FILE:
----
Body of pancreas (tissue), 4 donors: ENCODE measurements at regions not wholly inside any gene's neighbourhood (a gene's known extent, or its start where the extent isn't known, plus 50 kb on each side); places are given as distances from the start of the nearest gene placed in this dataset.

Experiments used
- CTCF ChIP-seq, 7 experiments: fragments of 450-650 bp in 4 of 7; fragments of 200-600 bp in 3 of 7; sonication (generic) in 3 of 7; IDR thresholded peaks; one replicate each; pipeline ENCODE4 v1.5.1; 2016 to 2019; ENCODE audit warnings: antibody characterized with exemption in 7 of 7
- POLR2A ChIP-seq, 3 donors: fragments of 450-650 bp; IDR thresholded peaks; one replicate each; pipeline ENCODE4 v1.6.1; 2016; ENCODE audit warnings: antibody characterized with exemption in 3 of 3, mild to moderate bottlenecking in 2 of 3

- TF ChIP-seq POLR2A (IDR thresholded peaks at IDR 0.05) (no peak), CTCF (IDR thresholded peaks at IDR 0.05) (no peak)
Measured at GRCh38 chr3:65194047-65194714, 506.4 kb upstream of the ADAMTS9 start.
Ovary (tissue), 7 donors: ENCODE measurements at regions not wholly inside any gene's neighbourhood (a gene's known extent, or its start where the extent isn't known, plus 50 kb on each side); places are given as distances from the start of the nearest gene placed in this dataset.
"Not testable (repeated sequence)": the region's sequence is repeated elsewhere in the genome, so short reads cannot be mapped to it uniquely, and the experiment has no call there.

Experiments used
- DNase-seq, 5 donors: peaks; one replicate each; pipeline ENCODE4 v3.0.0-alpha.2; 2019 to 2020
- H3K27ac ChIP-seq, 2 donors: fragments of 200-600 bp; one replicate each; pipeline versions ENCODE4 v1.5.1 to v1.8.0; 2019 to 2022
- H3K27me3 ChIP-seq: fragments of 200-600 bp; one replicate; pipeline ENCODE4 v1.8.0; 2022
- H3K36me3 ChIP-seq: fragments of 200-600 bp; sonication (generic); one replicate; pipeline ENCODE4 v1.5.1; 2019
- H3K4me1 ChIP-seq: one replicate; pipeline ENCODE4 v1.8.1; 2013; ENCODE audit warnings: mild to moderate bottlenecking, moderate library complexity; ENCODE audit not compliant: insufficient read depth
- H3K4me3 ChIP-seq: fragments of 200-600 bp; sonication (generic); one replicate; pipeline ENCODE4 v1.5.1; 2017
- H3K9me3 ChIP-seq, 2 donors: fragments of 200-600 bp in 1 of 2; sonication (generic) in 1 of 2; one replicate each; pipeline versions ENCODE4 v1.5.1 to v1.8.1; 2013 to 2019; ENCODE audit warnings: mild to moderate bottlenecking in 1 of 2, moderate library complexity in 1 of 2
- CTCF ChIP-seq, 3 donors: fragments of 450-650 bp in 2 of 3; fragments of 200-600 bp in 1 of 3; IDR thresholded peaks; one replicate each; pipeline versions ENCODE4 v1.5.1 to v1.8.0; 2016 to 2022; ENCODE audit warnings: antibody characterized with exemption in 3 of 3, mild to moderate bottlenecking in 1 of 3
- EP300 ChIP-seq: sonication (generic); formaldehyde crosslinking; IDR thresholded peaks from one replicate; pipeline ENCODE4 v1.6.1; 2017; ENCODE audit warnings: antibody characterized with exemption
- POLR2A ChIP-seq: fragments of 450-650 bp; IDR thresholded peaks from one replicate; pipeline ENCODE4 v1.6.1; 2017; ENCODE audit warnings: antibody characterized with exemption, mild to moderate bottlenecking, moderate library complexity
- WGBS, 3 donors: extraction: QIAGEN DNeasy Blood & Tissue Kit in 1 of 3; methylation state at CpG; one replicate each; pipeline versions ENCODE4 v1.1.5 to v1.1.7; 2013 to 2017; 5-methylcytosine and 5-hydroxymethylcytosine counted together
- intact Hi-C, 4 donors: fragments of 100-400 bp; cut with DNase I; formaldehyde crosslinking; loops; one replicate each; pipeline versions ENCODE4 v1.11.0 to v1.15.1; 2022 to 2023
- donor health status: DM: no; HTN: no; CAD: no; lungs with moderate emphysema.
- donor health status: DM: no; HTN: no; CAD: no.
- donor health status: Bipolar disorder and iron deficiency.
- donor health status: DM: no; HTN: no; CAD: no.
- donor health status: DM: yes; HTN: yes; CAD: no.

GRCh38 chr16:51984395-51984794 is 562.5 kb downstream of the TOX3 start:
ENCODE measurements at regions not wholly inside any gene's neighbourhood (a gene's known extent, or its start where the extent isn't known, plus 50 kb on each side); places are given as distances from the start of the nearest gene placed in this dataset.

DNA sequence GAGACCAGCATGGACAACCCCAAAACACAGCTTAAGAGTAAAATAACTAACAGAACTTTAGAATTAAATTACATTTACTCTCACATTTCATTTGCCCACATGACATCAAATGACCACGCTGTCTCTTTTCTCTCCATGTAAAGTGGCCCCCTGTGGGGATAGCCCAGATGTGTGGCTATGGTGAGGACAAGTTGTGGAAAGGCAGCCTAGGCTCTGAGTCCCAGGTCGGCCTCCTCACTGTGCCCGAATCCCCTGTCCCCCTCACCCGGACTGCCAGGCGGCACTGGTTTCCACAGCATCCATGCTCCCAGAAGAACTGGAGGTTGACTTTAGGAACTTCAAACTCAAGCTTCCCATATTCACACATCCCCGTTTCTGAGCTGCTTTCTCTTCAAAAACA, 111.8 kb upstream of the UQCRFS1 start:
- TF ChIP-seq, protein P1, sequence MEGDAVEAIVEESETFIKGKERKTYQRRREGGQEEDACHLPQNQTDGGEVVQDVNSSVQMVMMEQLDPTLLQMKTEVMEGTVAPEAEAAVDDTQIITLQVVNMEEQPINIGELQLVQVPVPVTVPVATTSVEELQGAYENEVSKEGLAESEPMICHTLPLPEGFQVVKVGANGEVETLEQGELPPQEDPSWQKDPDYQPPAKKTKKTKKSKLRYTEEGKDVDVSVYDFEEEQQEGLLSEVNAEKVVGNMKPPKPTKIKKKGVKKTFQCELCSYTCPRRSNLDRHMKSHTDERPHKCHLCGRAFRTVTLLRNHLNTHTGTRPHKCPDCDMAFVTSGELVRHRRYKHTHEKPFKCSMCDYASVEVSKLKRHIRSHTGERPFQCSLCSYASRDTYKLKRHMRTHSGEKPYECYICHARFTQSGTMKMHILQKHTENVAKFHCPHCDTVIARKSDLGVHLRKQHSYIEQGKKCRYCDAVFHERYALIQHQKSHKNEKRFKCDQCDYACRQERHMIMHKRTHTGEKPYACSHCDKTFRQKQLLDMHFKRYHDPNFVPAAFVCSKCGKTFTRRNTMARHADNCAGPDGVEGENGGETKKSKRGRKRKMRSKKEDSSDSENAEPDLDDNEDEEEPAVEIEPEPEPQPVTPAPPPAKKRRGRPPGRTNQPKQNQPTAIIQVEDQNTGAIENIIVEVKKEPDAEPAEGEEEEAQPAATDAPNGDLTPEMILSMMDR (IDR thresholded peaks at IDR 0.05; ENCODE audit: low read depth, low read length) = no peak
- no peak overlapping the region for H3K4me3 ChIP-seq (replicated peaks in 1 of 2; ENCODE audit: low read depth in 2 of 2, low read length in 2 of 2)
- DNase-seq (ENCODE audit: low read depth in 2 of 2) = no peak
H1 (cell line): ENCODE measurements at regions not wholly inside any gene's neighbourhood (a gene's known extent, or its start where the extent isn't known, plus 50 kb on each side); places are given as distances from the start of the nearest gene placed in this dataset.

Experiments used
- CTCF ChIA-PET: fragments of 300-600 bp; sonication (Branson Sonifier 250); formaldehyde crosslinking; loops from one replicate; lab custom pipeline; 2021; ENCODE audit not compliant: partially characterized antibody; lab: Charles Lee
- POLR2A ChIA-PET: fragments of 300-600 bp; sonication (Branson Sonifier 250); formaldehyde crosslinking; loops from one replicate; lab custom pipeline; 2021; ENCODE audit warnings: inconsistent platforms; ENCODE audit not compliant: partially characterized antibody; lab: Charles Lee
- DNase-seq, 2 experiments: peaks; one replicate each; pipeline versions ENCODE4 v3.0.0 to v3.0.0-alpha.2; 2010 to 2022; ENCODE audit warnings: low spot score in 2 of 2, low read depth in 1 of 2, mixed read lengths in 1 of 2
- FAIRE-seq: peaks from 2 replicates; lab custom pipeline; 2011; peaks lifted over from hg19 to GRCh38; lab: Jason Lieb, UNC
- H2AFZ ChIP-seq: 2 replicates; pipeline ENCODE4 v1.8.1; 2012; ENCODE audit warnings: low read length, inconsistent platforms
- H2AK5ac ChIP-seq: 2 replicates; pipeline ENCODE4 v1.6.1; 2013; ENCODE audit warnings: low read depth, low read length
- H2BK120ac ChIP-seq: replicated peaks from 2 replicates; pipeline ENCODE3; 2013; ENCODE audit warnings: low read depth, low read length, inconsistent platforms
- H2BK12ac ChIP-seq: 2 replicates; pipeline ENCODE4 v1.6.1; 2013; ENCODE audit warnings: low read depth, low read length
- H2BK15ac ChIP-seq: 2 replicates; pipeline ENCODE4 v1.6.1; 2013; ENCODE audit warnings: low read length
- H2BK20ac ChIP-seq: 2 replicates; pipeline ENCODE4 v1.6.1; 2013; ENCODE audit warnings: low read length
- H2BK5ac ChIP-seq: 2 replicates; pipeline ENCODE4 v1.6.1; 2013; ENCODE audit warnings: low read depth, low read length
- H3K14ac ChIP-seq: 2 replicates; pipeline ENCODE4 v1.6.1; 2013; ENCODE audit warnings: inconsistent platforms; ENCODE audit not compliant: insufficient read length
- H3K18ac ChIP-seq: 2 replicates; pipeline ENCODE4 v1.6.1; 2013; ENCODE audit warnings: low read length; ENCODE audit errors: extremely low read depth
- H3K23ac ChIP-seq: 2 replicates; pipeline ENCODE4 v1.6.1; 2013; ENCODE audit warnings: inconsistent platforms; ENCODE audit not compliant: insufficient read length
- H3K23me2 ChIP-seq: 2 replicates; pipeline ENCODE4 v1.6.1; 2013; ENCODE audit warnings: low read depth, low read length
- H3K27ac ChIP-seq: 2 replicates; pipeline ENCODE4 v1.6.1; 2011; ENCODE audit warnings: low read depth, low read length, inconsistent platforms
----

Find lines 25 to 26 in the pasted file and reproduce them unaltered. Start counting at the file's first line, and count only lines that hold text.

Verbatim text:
- donor health status: DM: no; HTN: no; CAD: no.
- donor health status: DM: yes; HTN: yes; CAD: no.